The blog has been relatively silent lately — I’ve been busy digging into the business-end of self-publishing my novelette, The Honeydrop Tree.
I’ll return to regular postings soon. But for my fellow writers, I thought I’d share how my appreciation for Scrivener continues to grow.
I already loved using Scrivener for writing. Its modular approach to scenes, chapters, etc., makes experimenting with structure and keeping track of progress easy. I also find it generative creatively.
But now that I’m self-publishing, I’m learning to appreciate the power of Scrivener’s Compile function. With this step, Scrivener stitches the various parts of your book (per your instructions) into a single-file output such as a PDF, ePub or Mobi e-book file, DOC or RTF file, or others.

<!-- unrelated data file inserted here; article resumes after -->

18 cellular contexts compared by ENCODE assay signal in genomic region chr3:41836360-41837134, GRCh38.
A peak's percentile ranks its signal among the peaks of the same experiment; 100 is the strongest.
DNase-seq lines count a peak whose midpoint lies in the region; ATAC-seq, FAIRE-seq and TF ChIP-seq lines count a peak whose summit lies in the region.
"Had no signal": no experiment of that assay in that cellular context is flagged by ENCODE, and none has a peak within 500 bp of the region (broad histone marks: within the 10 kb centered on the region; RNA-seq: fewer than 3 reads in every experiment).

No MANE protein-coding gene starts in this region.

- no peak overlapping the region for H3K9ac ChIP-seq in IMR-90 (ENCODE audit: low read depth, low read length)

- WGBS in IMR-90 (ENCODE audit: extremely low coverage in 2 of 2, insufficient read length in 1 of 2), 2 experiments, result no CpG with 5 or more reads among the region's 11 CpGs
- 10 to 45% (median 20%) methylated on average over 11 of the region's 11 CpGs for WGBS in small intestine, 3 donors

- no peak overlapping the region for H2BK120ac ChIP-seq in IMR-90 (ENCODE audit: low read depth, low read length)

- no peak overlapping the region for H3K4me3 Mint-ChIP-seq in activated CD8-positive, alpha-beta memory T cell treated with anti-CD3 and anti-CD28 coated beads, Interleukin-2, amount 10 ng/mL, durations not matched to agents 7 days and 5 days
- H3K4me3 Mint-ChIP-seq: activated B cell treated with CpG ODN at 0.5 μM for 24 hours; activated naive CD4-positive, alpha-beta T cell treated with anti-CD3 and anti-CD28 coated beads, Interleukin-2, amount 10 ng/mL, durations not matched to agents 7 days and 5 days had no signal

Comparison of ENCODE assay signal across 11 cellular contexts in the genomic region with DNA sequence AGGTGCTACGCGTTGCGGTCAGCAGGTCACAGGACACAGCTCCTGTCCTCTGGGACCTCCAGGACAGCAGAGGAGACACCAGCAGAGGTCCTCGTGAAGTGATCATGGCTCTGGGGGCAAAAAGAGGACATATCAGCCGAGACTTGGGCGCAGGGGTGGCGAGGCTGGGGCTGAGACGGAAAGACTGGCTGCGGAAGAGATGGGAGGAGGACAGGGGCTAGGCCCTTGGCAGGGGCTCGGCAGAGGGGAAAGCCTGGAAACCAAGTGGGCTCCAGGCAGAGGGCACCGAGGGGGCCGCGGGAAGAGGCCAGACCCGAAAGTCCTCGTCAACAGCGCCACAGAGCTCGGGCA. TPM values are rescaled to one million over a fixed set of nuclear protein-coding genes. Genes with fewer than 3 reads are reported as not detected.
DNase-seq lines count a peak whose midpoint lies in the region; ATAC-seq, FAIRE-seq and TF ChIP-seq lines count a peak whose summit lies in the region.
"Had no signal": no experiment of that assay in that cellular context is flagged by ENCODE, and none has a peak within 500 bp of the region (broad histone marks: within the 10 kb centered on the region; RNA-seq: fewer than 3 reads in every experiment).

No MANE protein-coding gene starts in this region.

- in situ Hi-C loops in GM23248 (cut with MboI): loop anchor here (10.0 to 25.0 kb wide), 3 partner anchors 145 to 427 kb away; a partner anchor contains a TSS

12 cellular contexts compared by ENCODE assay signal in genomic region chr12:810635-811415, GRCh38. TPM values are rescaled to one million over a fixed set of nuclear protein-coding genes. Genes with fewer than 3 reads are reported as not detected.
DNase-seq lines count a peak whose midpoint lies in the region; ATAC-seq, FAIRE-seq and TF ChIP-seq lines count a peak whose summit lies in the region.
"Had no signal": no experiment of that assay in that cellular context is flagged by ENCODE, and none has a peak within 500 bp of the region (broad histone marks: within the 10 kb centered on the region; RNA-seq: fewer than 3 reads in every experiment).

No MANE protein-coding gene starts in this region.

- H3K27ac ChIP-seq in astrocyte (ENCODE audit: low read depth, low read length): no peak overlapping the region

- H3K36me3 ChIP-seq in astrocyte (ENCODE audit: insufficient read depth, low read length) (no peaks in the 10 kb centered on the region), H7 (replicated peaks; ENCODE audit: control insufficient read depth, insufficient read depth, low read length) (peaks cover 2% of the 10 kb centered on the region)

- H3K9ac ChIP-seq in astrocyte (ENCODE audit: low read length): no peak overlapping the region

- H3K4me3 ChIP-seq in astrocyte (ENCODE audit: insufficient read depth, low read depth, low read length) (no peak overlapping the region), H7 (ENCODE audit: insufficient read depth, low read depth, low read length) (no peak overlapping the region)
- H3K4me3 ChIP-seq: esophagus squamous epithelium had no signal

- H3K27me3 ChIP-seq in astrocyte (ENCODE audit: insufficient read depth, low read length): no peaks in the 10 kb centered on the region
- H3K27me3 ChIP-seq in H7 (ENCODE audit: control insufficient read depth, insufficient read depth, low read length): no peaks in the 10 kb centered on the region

Put another way, the Compile function pulls your content together into a document someone else can read, whether a manuscript for review or an e-book for sale.
I’m still mastering Scrivener’s Compile function. But I’m extremely impressed.
If you’re trying to get a handle on using Scrivener to write and produce your work, a simple web search will reveals lots of authors who are blogging about their uses of the program.
(For my part, I’ve found Patrick Hester’s “Scrivener Quick Tips” posts especially helpful, especially his series on e-book production.)